I just saw this in some code I have to work on:
I just don't understand what it tries to do. What would be the value chunkLength if len is equal to 10 for example?Code:chunkLength = (len+3)&~3
PS: Both, chunkLength and len are integers.
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I just saw this in some code I have to work on:
I just don't understand what it tries to do. What would be the value chunkLength if len is equal to 10 for example?Code:chunkLength = (len+3)&~3
PS: Both, chunkLength and len are integers.
Let's assume 16-bit integers to make this more terse. It would add 3 to 10 first. 13 decimal is 00000000 00001101 in binary. The ~3 takes 3 in binary and reverses all the bits so it results in 11111111 11111100
Then you AND those together:
00000000 00001101
&
11111111 11111100
=
00000000 00001100
So chunkLength would end up being 12 decimal.
This truly is a diamond piece of code :).. NOT :)
Basically, it's adding the value 3 to the length variable, and then "turning off" the last 2 bits of the number (~ being bitwise NOT).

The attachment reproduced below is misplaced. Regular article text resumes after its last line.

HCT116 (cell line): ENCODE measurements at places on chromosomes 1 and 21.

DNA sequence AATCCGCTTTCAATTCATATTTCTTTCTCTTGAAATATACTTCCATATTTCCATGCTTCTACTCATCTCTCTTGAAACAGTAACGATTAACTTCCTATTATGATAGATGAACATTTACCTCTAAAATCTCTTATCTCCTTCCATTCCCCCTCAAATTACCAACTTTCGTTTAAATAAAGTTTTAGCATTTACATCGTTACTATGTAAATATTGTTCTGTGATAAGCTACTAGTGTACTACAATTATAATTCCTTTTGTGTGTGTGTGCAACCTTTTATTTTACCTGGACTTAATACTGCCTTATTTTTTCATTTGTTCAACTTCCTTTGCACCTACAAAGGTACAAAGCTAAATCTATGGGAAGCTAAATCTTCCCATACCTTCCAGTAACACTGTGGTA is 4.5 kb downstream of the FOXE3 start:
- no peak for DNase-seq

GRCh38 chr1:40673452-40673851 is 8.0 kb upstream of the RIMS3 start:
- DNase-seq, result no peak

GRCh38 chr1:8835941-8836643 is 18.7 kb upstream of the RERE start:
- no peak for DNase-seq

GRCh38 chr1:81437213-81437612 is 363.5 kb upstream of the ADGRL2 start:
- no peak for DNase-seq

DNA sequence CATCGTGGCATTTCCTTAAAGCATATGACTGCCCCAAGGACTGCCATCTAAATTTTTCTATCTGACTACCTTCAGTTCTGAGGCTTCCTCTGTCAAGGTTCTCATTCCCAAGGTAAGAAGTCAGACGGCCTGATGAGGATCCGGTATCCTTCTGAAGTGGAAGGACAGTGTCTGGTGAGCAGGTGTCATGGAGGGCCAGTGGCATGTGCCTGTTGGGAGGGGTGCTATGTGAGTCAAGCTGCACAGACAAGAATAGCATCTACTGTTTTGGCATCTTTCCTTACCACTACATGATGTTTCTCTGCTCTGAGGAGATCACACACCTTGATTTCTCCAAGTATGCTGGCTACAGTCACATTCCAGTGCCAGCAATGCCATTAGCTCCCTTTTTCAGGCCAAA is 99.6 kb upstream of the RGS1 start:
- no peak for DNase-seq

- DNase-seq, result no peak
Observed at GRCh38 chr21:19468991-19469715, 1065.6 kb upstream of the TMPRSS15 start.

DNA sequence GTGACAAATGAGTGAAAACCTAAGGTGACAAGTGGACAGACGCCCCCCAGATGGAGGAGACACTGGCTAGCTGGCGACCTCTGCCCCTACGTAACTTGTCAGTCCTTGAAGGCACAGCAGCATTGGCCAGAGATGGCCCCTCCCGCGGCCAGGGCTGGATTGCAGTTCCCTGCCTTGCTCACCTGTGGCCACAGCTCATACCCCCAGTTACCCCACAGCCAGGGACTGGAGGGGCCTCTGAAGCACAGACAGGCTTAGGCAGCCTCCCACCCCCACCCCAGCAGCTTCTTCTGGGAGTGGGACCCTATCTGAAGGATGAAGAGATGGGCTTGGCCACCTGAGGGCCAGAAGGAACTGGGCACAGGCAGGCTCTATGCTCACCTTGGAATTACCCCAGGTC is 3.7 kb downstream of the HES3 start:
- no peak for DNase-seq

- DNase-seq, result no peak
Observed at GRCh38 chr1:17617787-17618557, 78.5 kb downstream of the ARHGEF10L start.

Examples (using 5 bits.. on the machine it's probably 32):
3 (decimal) = 00011 (binary)
~3 = 11100 (binary)
if len = 8 (decimal) = 01000 (binary)
len + 3 = 11 (decimal) = 01011 (binary)
(len+3)&~3 = 01000 (binary) = 8 (decimal)
if len = 9 (decimal) = 01001 (binary)
len + 3 = 12 (decimal) = 01100 (binary)
(len+3)&~3 = 01100 (binary) = 12 (decimal)
if len = 10 (decimal) = 01010 (binary)
len + 3 = 13 (decimal) = 01101 (binary)
(len+3)&~3 = 01100 (binary) = 12 (decimal)
if len = 11 (decimal) = 01011 (binary)
len + 3 = 14 (decimal) = 01110 (binary)
(len+3)&~3 = 01100 (binary) = 12 (decimal)
if len = 12 (decimal) = 01100 (binary)
len + 3 = 15 (decimal) = 01111 (binary)
(len+3)&~3 = 01100 (binary) = 12 (decimal)
if len = 13 (decimal) = 01101 (binary)
len + 3 = 16 (decimal) = 10000 (binary)
(len+3)&~3 = 10000 (binary) = 16 (decimal)
Basically, it looks like it's trying to find the minimum size required to contain a given value or something similar, given a chunk size of 4?!
Don't know if that'll help, but hey, it might clear something up :)
Good luck!
[Edit: d*mn, ya beat me to it ;)]
Thanks a lot to both of you, it was a great help. I think the reason for this kind of code (there is more code with similar "wierd" operations) is that it works in a little endian kind of way, that's my guess. Anyway, all that code is legacy code.